In a 2007 regional review of endangered species decisions potentially tainted by MacDonald, officials with the Service’s California/Nevada Operations office declared that the red-legged frog critical habitat decision was invalid and should be redone. Director Dale Hall, in a memo to Assistant Secretary of Interior Lynn Scarlett, confirmed the frog decision is one “that should be re-evaluated.”

The Service cited a biased and controversial economic analysis as justification for cutting the original habitat designation for the frog from 4.1 million acres to 450,000 acres, a reduction of 90 percent. From 2000 to 2003, the Service shrunk the size of proposed critical habitats for species on average by 75 percent. The Service is contemplating excluding areas from the final rule for the frog based on a planned revision of the economic analysis, and may exclude other areas based on alleged conservation measures in place to protect the species.

Critical habitat can be the most effective tool for recovering species, beyond listing under the Endangered Species Act. A scientific study published in BioScience in 2005 showed that endangered species with critical habitat are twice as likely to recover as species that do not have critical habitat designated.

Made famous in the Mark Twain story, “The Celebrated Jumping Frog of Calaveras County,” the California red-legged frog has lost more than 70 percent of its historic habitat. Frog populations have declined due to habitat loss from urbanization and introduction of exotic species such as bullfrogs. The frog is believed to be extinct in the Central Valley and is extirpated from 99 percent of its Sierra Nevada range. Currently, the strongest breeding populations remaining are found along the coast from San Mateo to San Luis Obispo counties.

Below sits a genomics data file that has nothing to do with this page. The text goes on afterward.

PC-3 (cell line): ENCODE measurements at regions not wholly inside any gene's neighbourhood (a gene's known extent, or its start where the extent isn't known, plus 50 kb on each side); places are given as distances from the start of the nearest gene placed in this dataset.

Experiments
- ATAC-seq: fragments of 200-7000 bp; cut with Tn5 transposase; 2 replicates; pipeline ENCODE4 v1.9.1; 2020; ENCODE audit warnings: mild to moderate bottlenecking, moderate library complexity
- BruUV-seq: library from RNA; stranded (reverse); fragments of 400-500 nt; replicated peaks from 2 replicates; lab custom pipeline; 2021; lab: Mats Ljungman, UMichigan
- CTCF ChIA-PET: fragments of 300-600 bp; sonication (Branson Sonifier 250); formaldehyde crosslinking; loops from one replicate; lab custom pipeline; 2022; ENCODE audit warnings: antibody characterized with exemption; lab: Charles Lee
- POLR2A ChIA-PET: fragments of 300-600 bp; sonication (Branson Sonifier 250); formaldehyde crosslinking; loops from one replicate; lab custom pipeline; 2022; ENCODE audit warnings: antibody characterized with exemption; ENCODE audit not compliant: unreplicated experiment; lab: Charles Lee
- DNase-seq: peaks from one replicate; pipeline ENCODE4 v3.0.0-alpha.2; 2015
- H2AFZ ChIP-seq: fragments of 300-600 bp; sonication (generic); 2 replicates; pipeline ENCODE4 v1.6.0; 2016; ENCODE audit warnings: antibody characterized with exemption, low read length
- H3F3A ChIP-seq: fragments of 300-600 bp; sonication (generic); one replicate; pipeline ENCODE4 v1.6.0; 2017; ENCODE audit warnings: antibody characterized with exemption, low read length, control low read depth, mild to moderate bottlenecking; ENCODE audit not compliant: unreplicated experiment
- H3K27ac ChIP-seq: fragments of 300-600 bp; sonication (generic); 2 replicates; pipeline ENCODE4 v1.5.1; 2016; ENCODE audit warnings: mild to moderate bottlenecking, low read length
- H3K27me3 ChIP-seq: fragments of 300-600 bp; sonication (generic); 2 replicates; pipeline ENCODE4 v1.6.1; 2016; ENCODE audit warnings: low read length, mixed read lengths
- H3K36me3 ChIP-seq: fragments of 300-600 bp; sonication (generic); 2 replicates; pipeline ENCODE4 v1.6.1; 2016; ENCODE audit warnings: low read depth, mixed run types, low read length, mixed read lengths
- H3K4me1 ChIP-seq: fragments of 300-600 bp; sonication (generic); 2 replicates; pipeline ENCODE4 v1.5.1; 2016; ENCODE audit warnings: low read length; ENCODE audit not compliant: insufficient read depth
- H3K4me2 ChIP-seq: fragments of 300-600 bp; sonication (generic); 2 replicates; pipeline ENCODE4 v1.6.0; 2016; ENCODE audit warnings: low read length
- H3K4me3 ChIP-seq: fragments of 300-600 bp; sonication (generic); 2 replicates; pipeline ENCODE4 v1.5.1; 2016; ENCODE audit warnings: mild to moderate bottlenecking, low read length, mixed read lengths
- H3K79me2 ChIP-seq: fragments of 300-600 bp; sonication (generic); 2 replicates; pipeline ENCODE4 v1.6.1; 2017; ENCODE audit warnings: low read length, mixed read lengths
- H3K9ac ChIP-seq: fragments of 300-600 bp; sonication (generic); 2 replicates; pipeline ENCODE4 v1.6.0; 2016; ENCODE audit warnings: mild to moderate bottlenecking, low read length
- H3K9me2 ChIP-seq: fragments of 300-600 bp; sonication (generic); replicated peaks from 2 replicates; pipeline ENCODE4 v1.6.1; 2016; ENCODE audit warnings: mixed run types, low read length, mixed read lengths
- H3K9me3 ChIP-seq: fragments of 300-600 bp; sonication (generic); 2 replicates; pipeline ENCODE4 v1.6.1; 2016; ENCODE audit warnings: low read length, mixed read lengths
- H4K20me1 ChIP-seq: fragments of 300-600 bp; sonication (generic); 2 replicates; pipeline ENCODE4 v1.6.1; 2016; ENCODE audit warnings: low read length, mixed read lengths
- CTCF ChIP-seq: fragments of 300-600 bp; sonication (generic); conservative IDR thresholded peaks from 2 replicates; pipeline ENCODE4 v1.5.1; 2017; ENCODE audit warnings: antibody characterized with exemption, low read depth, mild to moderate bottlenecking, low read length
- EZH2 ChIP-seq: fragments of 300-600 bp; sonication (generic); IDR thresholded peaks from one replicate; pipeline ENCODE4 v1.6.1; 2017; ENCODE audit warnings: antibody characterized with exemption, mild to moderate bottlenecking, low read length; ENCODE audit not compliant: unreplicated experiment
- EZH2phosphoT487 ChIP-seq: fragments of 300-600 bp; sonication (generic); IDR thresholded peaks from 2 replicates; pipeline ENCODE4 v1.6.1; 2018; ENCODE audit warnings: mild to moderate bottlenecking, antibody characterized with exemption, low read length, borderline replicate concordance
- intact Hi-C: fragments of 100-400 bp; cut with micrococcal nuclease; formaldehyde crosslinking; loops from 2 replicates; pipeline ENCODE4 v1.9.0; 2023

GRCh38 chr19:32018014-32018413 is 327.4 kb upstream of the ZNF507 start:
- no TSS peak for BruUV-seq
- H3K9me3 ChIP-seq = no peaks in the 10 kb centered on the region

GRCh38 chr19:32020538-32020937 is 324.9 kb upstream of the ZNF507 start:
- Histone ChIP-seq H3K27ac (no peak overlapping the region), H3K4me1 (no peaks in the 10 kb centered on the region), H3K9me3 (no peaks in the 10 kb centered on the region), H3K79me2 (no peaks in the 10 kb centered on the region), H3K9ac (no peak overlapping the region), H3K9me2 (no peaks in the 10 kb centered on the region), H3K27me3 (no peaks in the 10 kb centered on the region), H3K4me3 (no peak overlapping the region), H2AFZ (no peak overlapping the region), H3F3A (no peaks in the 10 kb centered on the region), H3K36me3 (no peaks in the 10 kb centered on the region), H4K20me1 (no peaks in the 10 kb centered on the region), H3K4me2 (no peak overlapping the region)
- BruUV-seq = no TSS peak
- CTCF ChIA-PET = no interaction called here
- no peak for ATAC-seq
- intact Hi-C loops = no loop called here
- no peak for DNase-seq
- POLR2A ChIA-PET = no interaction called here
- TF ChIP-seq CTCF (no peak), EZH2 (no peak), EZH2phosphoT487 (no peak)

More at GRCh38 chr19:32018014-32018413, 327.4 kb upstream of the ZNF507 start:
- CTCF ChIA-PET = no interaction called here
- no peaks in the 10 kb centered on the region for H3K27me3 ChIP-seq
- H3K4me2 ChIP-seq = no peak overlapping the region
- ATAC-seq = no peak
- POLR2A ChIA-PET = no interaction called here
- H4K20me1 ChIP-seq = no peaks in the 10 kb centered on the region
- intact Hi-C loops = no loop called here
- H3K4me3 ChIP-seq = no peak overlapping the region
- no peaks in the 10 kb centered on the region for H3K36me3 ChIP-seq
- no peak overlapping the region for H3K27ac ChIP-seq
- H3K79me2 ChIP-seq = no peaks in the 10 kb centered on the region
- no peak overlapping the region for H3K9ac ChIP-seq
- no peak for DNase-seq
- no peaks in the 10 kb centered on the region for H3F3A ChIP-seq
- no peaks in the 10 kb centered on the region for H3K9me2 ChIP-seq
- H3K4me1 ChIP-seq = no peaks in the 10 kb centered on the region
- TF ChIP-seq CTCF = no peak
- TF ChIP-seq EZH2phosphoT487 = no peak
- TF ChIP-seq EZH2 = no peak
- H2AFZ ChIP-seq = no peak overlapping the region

The red-legged frog prefers ponds, marshes and creeks with still water. It requires riparian and upland areas with dense vegetation and open areas for cover, aestivation (summertime hibernation), food and basking. Undisturbed riparian vegetation is also necessary for female frogs to attach their egg masses, which must float on the water surface for about 2 weeks in order to hatch.

The Service’s proposal includes 49 units of critical habitat for the frog in Alameda, Butte, Calaveras, Contra Costa, El Dorado, Kern, Kings, Los Angeles, Marin, Mendocino, Merced, Monterey, Napa, Nevada, Placer, Riverside, San Benito, San Joaquin, San Luis Obispo, San Mateo, Santa Barbara, Santa Clara, Santa Cruz, Solano, Sonoma, Stanislaus, Ventura, and Yuba counties.

Background information on the red-legged frog can be found on the Center for Biological Diversity Web site at:

Background information on political interference with endangered species decisions by Fish and Wildlife Service bureaucrats can be found at:

Today's Federal Register notice on the revised critical habitat is at:

The Center for Biological Diversity is a nonprofit conservation organization with 180,000 members and online activists, dedicated to the protection of endangered species and wild places.